What is Negligence in Personal Injury Cases?
Negligence is an important factor in personal injury cases because it is used to determine fault of the accident and resulting injuries or death. In order to determine negligence, you must follow the 4 elements of negligence. Once it is determined, the at-fault party is held legally responsible. We want to share more about what negligence is, how it affects personal injury cases, and how to prove negligence.
What is Negligence?
In legal terms, negligence is defined as the failure to act in a careful, reasonable manner that a normal person in those circumstances would act. In most situations, there is some sort of standard of duty people have to not cause harm to anyone. When this standard of duty is breached, then negligence occurs. For car accidents, the standard of duty is the laws of the state. In the medical field, the standard of duty is the oath they must take.
Elements of Negligence
For personal injury cases, the plaintiff (person who has been injured) must prove the defendant (person who caused harm) was negligent. In order to prove negligence, you must show that the defendant had a duty of care in the situation that led to your injuries through the 4 elements of negligence.
First, you must determine the duty of care. The duty of care varies from case to case, and attorneys look at each situation to determine what the duty of care is for that particular case. For example, anyone who drives on the road has a duty to follow the laws, rules, and regulations of where they are driving.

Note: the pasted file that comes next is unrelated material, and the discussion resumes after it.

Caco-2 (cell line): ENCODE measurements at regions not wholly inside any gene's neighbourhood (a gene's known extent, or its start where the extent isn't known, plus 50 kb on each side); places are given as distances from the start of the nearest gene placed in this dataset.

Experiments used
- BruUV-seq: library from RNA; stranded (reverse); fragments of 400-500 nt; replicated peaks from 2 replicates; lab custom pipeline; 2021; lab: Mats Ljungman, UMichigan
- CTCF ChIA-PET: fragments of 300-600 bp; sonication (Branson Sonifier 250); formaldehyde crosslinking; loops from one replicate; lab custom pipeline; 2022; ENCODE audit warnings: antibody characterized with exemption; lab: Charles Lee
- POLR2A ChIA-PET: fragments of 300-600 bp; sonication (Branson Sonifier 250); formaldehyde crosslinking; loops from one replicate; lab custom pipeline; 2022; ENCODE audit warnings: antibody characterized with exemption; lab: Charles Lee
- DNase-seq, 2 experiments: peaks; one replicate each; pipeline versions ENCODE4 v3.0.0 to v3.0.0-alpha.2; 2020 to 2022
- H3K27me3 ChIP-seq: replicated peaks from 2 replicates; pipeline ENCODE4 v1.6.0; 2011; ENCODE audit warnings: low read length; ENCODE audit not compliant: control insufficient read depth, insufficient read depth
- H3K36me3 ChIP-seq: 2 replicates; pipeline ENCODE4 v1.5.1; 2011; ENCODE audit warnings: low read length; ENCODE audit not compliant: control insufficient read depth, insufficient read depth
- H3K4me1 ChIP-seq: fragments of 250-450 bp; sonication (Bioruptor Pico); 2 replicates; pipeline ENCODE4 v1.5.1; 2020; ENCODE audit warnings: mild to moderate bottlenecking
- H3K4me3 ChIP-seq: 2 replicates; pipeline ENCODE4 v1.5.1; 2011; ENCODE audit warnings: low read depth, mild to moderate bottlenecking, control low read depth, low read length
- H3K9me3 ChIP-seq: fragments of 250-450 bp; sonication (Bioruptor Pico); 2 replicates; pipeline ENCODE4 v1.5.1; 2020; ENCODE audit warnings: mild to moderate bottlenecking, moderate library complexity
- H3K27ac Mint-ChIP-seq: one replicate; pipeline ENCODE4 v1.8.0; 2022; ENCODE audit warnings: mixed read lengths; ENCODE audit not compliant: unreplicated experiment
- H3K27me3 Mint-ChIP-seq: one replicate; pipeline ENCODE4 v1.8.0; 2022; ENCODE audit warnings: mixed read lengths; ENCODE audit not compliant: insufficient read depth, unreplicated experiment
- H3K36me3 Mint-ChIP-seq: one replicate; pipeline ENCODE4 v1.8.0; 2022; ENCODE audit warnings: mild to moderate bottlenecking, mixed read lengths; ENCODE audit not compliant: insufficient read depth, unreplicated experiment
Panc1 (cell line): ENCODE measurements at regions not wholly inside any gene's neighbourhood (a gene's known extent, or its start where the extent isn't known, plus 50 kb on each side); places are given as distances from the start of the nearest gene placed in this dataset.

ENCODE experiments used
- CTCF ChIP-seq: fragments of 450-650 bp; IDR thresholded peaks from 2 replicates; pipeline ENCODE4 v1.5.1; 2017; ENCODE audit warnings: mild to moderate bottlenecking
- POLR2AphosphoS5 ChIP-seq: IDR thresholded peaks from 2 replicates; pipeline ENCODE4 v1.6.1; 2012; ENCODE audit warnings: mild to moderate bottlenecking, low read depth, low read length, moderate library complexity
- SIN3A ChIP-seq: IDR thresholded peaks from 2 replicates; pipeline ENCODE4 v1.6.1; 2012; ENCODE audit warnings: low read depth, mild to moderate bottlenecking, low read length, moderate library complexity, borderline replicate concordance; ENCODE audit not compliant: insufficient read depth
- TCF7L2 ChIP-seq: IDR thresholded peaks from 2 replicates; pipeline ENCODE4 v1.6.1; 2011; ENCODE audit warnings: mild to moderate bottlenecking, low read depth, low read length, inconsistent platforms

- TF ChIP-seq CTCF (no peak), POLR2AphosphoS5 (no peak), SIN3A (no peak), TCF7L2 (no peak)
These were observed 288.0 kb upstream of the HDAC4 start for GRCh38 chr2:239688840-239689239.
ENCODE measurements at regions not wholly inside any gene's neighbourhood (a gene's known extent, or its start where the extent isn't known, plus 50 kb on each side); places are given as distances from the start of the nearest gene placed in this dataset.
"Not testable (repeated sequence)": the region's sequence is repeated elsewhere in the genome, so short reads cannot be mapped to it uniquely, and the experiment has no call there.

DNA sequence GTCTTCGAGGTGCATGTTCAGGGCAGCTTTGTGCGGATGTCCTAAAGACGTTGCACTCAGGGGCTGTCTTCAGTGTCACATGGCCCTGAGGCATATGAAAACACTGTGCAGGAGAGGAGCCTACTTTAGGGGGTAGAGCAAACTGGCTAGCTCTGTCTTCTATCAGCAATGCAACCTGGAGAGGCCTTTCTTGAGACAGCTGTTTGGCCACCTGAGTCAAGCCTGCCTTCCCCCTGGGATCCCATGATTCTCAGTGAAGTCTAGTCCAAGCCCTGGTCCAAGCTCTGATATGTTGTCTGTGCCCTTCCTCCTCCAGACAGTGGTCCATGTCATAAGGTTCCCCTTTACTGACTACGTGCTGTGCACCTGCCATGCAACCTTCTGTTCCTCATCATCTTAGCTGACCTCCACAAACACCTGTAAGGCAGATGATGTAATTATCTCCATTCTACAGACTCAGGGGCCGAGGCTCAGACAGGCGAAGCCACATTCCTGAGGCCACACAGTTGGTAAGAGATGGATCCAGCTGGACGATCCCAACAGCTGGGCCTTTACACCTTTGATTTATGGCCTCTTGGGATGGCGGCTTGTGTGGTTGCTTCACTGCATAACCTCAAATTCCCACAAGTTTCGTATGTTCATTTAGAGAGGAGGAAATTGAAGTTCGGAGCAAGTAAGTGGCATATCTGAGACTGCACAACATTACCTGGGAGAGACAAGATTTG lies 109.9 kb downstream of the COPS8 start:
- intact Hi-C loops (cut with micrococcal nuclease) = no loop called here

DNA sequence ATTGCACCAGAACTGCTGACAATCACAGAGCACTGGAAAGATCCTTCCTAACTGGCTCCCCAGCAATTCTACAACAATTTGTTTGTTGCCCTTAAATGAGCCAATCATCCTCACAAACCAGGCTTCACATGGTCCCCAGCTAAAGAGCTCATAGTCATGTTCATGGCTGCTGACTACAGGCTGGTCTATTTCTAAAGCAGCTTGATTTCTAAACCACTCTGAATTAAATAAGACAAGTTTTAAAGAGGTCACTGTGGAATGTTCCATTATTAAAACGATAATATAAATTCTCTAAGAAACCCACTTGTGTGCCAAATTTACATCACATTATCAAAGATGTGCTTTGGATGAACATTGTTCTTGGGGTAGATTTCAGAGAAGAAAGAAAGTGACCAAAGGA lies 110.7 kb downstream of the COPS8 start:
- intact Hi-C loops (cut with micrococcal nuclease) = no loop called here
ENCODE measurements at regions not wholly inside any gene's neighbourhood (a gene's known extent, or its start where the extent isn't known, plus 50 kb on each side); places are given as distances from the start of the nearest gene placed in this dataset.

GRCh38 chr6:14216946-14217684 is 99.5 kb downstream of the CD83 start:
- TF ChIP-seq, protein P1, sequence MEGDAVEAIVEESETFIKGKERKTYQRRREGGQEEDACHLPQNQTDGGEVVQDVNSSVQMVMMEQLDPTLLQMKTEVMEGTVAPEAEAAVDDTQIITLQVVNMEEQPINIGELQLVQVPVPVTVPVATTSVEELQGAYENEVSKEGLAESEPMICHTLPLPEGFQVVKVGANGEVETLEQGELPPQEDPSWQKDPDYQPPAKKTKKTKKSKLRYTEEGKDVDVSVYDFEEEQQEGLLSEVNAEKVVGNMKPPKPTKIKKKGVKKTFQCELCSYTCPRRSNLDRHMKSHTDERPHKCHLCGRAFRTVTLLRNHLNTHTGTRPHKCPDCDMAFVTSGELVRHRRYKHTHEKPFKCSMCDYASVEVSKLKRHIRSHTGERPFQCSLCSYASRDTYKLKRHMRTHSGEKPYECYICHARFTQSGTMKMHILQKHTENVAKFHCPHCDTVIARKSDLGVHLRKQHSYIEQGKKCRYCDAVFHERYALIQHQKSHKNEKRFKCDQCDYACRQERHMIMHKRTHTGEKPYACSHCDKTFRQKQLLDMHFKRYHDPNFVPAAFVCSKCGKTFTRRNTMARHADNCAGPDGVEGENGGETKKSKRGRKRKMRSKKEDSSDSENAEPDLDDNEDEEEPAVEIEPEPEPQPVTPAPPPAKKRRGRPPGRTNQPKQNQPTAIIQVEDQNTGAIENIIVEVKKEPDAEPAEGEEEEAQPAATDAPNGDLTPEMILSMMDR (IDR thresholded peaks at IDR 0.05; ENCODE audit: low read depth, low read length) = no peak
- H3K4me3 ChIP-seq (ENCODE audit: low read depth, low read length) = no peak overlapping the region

Second, you will need to show that there was a breach of that duty of care. The party at fault did not act how a reasonable person in the same situation did, which resulted in breaching their duty of care. For our driving example, this could include texting and driving, driving under the influence, or driving over the speed limit.
After you show there was a breach of duty, you will need to show that the breach of duty led to your accident and injuries. In the driving example, you would show that the person who was texting and driving wasn’t paying attention, which led to hitting your vehicle and causing your injuries.
The final element of negligence is showing what your damages were as a result of the accident. An attorney can easily collect documentation showing what kind of damages you incurred and come up with the amount of compensation you deserve from those damages. These could be medical bills, loss of wages, vehicle damages, or pain and suffering.
Different Types of Negligence
There are different types of negligence in personal injury cases. The negligence we have been talking about is general negligence, but there are a few other types of negligence.
If a person is careless and displays a lack of concern for other people’s safety, they are displaying gross negligence. It is considered more serious than general negligence.
Another type of negligence is contributory. This is a defense the defendant uses to prevent the plaintiff from obtaining damages by showing that the plaintiff contributed to the accident.
The last type of negligence is comparative. This is another defense where the defendant tries to lower the amount of damages paid by claiming the plaintiff contributed to the accident. In Tennessee, the fault system is called modified comparative fault, which means the fault of the plaintiff must be 50% or less to recover any damages.
Now you know what negligence is, how to prove negligence happened, and the types of negligence there are. Do you believe you have a personal injury case that involved negligence? Contact one of our personal injury lawyers today to discuss your case.